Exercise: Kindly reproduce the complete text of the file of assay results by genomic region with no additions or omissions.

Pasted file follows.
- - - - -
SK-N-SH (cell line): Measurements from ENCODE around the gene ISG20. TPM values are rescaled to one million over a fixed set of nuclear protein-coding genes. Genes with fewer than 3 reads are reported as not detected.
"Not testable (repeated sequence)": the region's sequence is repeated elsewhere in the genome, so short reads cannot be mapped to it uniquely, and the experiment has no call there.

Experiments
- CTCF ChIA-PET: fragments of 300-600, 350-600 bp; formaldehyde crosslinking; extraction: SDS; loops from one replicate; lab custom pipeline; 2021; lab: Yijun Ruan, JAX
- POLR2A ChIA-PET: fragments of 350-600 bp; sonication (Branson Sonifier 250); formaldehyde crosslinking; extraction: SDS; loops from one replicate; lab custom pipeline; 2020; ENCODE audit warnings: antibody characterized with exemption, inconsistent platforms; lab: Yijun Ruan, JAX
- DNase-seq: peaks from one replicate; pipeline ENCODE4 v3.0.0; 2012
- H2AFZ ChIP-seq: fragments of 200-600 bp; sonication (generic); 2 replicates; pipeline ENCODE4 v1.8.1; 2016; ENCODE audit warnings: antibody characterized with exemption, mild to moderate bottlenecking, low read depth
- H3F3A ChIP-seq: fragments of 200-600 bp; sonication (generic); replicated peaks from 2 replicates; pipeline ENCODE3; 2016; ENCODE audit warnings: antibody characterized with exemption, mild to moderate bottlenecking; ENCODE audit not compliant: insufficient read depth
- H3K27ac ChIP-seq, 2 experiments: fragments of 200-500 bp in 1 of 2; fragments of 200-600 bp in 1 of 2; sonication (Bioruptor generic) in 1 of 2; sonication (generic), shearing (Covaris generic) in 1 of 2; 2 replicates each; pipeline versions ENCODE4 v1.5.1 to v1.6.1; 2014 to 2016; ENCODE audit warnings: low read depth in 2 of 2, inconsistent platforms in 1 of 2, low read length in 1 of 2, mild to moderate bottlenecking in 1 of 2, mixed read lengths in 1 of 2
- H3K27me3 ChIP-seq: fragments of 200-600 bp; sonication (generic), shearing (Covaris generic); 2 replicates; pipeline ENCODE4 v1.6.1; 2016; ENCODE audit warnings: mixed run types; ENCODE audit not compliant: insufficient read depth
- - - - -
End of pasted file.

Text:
SK-N-SH (cell line): Measurements from ENCODE around the gene ISG20. TPM values are rescaled to one million over a fixed set of nuclear protein-coding genes. Genes with fewer than 3 reads are reported as not detected.
"Not testable (repeated sequence)": the region's sequence is repeated elsewhere in the genome, so short reads cannot be mapped to it uniquely, and the experiment has no call there.

Experiments
- CTCF ChIA-PET: fragments of 300-600, 350-600 bp; formaldehyde crosslinking; extraction: SDS; loops from one replicate; lab custom pipeline; 2021; lab: Yijun Ruan, JAX
- POLR2A ChIA-PET: fragments of 350-600 bp; sonication (Branson Sonifier 250); formaldehyde crosslinking; extraction: SDS; loops from one replicate; lab custom pipeline; 2020; ENCODE audit warnings: antibody characterized with exemption, inconsistent platforms; lab: Yijun Ruan, JAX
- DNase-seq: peaks from one replicate; pipeline ENCODE4 v3.0.0; 2012
- H2AFZ ChIP-seq: fragments of 200-600 bp; sonication (generic); 2 replicates; pipeline ENCODE4 v1.8.1; 2016; ENCODE audit warnings: antibody characterized with exemption, mild to moderate bottlenecking, low read depth
- H3F3A ChIP-seq: fragments of 200-600 bp; sonication (generic); replicated peaks from 2 replicates; pipeline ENCODE3; 2016; ENCODE audit warnings: antibody characterized with exemption, mild to moderate bottlenecking; ENCODE audit not compliant: insufficient read depth
- H3K27ac ChIP-seq, 2 experiments: fragments of 200-500 bp in 1 of 2; fragments of 200-600 bp in 1 of 2; sonication (Bioruptor generic) in 1 of 2; sonication (generic), shearing (Covaris generic) in 1 of 2; 2 replicates each; pipeline versions ENCODE4 v1.5.1 to v1.6.1; 2014 to 2016; ENCODE audit warnings: low read depth in 2 of 2, inconsistent platforms in 1 of 2, low read length in 1 of 2, mild to moderate bottlenecking in 1 of 2, mixed read lengths in 1 of 2
- H3K27me3 ChIP-seq: fragments of 200-600 bp; sonication (generic), shearing (Covaris generic); 2 replicates; pipeline ENCODE4 v1.6.1; 2016; ENCODE audit warnings: mixed run types; ENCODE audit not compliant: insufficient read depth